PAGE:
Yes, but there are also differing foreign publication rights even when the book is the same language. For example, if I publish a book (written in English) in the US, publishing it in the UK or Australia (or in Thailand, but printed in English, not translated to Thai) often involves different rights.


EU is already ahead and allowing resale of digital goods such as software and games. See: http://www.wired.co.uk/news/archive/2012-07/04/eu-judgement-implications

Mike B

I can't wait until the EU enshrines full ownership rights in the objects people get in MMO type games. Basically if you get a virtual item the game operator cannot prohibit you selling it for real money.

Mike B

I was brought into the first sale principle in the context of patents (where it is known as patent exhaustion) and in that case I believe it is fairly clear cut that the owner of a patent has the right to control import of items covered by his or her patent. Even if the same standard is applicable what I believe makes patents different is that unlike copyright where works such as textbooks are created pursuant to the US Code and upheld around the world thanks to all sorts of copyright treaties, patents must be filed separately in all jurisdictions. However I think that Patent law may explicitly give the patent holder blanket say on importation.


Note that is not just a redirect to the Copyright first sale page.

Enter your name...

Just wanted to say how much I loved this line:

"Heck, you might need their permission to lend your car. From the perspective of every teenage kid in America, this is not good."

Paul Dunmore

Wiley already responded by raising the prices of foreign editions of English-language textbooks. A few weeks before my course began last year, the bookstore told me that Wiley had raised the price of my set text from $150 to $450 (NZ dollars, say $120 to $360 USD). The story was that this was to make it unprofitable to re-export books to the US. My story was that my students were not going to pay that price, and I wasn't going to ask them to.
I quickly found a reasonably priced text from another publisher, which was a pain for me and lost sales for Wiley.
If that is typical, publishers will be forced to reduce the price of their US texts to levels that are comparable with what they can charge internationally. That probably means cutting the cost by being sensible about the fancy colour printing on archive-quality paper, and also reducing the expensive support materials, which benefit the professors and the schools more than the students.



That's especially insane because there's only a moderate foreign exchange difference between New Zealand and the US, and New Zealand is a *higher* cost of business environment, not a lower one.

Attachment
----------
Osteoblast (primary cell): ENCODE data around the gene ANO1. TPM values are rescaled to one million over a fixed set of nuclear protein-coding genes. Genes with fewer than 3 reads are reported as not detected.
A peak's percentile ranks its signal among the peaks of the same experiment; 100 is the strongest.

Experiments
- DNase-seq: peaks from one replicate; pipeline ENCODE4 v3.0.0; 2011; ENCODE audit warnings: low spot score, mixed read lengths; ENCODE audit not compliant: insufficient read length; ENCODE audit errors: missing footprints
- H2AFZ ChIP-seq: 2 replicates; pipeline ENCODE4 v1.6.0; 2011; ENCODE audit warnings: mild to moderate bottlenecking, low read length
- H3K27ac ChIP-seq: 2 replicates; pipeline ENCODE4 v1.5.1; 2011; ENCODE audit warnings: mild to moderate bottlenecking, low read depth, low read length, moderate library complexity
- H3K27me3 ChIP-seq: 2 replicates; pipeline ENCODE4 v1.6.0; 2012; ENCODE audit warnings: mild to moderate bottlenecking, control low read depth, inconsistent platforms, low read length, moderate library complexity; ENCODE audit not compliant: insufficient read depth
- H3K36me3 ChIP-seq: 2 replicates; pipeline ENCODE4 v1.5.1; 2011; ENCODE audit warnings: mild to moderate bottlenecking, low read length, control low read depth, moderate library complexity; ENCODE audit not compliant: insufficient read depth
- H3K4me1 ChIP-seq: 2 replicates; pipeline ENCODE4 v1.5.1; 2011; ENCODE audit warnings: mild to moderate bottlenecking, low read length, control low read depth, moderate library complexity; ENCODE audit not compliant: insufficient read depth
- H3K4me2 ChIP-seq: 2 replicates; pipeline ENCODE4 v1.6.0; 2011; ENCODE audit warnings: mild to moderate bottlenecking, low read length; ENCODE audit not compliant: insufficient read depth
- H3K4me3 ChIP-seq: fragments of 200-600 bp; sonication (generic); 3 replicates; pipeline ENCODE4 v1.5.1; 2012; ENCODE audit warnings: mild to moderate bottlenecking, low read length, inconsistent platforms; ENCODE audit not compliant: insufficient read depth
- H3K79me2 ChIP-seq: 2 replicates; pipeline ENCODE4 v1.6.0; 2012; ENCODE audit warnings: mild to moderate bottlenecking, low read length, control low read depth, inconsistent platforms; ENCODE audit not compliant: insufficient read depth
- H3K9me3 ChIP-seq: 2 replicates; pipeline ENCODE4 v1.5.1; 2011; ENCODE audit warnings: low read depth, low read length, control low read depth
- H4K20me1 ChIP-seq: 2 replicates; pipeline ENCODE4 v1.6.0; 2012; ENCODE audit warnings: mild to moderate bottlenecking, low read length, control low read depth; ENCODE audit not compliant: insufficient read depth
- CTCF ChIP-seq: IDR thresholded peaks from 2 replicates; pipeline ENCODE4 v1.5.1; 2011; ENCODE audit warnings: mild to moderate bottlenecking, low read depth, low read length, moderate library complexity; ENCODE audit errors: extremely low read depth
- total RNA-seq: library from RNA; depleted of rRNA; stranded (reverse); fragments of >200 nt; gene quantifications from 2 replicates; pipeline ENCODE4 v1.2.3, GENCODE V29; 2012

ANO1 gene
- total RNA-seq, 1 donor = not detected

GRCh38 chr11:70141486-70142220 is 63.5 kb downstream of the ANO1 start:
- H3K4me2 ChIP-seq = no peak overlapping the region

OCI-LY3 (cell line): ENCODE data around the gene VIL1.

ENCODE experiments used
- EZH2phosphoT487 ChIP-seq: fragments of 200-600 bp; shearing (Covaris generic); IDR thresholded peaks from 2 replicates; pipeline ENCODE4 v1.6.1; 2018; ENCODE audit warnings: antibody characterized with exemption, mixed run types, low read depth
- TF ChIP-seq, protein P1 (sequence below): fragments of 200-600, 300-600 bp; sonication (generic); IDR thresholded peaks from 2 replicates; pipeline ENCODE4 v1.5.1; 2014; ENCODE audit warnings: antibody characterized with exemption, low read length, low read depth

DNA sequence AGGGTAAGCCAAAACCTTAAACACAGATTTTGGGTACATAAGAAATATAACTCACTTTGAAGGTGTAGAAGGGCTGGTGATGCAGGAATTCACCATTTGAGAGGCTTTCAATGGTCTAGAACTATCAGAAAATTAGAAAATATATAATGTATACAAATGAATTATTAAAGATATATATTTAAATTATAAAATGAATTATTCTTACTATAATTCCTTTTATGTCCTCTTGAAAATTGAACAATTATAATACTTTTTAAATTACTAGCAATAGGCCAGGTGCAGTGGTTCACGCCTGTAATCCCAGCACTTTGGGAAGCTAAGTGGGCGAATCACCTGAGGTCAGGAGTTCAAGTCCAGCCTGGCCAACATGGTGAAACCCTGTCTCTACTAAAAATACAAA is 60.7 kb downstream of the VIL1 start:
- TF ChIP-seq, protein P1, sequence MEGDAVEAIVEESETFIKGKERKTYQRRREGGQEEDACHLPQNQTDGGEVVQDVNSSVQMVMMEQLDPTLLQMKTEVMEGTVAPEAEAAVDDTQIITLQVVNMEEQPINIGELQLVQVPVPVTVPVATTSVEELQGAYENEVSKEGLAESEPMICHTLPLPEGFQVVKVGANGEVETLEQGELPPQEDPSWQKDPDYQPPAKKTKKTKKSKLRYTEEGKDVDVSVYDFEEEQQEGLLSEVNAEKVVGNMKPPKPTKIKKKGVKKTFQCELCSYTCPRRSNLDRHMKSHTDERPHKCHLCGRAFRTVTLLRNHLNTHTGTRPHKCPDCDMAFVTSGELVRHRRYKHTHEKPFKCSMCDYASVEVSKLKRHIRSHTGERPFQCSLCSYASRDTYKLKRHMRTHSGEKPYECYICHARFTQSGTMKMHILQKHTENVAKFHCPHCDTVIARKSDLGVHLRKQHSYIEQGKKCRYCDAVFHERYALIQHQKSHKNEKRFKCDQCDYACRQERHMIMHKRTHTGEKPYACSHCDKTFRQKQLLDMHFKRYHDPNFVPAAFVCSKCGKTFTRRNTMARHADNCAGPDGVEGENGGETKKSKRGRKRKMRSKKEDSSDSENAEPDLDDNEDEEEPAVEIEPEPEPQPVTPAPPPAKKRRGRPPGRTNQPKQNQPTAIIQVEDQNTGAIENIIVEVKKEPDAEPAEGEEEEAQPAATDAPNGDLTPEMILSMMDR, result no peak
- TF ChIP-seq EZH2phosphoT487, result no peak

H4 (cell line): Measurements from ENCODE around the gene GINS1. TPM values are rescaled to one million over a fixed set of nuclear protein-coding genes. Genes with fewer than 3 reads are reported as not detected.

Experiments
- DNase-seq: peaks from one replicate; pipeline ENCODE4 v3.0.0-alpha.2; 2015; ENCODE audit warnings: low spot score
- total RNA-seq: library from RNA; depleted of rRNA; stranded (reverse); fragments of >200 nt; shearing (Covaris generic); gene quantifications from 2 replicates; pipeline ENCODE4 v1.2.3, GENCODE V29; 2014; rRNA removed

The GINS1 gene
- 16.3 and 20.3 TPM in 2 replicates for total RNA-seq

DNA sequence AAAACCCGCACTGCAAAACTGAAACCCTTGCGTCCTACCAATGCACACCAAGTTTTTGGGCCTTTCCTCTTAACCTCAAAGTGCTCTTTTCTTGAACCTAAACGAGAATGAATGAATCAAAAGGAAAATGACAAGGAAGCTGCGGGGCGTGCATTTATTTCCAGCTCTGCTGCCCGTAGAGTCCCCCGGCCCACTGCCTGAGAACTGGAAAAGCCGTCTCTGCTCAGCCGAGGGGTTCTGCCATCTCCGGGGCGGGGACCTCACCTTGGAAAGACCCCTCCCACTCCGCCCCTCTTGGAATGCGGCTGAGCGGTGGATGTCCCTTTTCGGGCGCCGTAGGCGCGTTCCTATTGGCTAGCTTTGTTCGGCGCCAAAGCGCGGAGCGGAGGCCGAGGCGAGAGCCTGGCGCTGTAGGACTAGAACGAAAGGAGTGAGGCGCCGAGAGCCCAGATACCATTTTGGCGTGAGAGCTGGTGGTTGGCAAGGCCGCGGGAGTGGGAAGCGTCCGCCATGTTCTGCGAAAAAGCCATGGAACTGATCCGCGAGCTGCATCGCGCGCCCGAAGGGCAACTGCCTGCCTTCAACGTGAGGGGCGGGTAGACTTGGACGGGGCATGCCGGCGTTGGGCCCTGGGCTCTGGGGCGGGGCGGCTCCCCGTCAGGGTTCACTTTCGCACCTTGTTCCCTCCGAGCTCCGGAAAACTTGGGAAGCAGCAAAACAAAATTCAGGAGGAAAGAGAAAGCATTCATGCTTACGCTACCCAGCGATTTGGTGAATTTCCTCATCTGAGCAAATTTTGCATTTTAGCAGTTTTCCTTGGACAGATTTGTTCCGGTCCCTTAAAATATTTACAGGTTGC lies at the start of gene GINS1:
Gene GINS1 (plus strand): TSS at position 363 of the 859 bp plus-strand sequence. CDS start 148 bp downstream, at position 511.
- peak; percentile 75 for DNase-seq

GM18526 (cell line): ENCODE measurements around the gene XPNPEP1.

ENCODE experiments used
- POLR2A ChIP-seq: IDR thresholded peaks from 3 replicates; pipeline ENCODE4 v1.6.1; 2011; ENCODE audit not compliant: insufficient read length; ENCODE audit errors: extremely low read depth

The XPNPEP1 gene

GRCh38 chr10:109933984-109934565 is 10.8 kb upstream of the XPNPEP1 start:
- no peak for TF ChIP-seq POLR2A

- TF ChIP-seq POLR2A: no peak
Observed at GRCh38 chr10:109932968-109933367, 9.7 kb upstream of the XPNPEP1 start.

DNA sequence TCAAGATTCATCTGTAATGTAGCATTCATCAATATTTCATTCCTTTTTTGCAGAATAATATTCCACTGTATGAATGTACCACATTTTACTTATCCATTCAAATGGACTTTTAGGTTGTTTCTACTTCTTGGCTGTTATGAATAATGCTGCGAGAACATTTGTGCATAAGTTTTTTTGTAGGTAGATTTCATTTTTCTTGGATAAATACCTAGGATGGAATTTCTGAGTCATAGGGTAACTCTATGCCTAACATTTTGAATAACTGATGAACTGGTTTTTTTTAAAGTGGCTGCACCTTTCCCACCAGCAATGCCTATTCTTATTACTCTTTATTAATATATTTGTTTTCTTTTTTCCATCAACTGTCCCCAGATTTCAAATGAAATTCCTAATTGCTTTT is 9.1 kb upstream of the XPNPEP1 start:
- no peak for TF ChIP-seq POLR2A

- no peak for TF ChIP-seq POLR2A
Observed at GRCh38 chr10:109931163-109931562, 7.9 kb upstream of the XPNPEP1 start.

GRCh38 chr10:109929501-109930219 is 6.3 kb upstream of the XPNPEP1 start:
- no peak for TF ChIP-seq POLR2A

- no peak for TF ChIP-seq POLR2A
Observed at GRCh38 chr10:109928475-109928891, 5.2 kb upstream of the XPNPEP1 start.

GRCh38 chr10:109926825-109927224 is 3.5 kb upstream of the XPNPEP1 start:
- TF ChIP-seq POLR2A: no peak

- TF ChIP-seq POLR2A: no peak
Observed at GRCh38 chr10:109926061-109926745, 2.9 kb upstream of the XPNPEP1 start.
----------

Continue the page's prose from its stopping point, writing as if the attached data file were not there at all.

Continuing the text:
Perhaps you could have asked a US based friend to buy copies of the text and ship them to you for resale in New Zealand to take advantage of cheaper, US printed English language copies. Or your students could take advantage of New Zealand's "grey import" friendly laws.

Although ultimately changing texts is probably the fairest way to "reward" Wiley's behavious.


OK, so that's what the publisher said and wanted. But does that make it legally binding? I mean, if I published a textbook and said, "You must wear a coat and tie while reading this," does that make it legally binding?

I hope not.


I'd add that the fact the first sale doctrine currently does not apply to digital goods may be having a negative impact on markets for them.

For example, although I am a voracious reader, I refuse to get an e-reader because I do not want to pay for goods that I can neither lend to friends (something I do with physical books quite frequently) or re-sell (something I also do with my used books).

I'd be much more likely to spend $$$ on e-books if sellers either created a lending system (i.e. I could "borrow" the digital file of a book for a specified period of time at a minimal cost, Netflix style), or created a resale system, so that I could lend or re-sell an e-book once I was finished reading it if I so chose.

Until then I'll continue to check books out from library for free and/or buy used books...


It's actually possiable to arbitrage amazon with its self, partially easy in Europe with non import export taxes and same currency accross EU here is a site that supplies all the comparative data for products, www.huge-river.com


It is clear that these companies want everything their way. For me that it is fine that for digital media these guys want to license rather rather than sell their products. That is fine when all is working... so what happens when the digital file is corrupted. As I leased it, like if my hire car broke down, I would expect replacing free of charge immediately (in perpetuity). It cannot be correct that if it works they own it, if it is broken I own it, and have no redress to oblige these companies to provide the service I paid for.